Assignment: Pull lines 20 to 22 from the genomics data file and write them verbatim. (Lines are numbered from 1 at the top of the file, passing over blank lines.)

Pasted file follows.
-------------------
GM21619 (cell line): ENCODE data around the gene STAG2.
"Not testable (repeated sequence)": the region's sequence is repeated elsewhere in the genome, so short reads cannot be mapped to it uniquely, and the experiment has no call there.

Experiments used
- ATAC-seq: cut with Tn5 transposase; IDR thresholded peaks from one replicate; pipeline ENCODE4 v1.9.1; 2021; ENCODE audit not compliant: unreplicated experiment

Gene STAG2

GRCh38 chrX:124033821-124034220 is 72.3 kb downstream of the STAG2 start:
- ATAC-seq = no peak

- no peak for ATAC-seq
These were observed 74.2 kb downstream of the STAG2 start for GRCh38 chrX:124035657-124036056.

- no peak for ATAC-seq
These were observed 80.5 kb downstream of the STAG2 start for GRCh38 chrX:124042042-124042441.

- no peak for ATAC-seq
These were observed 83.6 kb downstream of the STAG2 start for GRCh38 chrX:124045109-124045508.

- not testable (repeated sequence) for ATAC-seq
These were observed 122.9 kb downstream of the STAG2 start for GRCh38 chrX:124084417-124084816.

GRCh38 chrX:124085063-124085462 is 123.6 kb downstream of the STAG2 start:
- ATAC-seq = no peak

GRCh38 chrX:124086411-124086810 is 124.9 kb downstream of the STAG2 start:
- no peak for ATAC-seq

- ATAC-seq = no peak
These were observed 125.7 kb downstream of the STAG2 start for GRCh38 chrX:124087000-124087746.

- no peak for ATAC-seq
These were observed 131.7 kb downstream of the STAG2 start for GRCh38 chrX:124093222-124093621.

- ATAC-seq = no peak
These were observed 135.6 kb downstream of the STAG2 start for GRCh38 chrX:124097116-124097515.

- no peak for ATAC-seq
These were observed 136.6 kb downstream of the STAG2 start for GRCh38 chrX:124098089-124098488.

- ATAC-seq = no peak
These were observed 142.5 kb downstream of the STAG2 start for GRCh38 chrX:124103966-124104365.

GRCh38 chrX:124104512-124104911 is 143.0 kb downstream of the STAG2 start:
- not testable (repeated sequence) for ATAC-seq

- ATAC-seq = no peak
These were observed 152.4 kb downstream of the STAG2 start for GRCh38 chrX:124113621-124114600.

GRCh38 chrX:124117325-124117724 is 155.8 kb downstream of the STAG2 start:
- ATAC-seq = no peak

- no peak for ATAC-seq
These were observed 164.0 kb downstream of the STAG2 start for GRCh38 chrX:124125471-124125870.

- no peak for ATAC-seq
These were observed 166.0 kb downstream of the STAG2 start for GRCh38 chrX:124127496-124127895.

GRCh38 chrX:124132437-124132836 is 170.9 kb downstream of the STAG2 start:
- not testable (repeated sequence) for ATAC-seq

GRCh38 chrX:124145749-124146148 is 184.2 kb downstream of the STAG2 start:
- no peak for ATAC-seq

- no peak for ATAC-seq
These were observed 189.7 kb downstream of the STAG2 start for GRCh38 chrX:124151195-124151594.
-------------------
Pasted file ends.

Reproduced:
- ATAC-seq = no peak
These were observed 125.7 kb downstream of the STAG2 start for GRCh38 chrX:124087000-124087746.

- no peak for ATAC-seq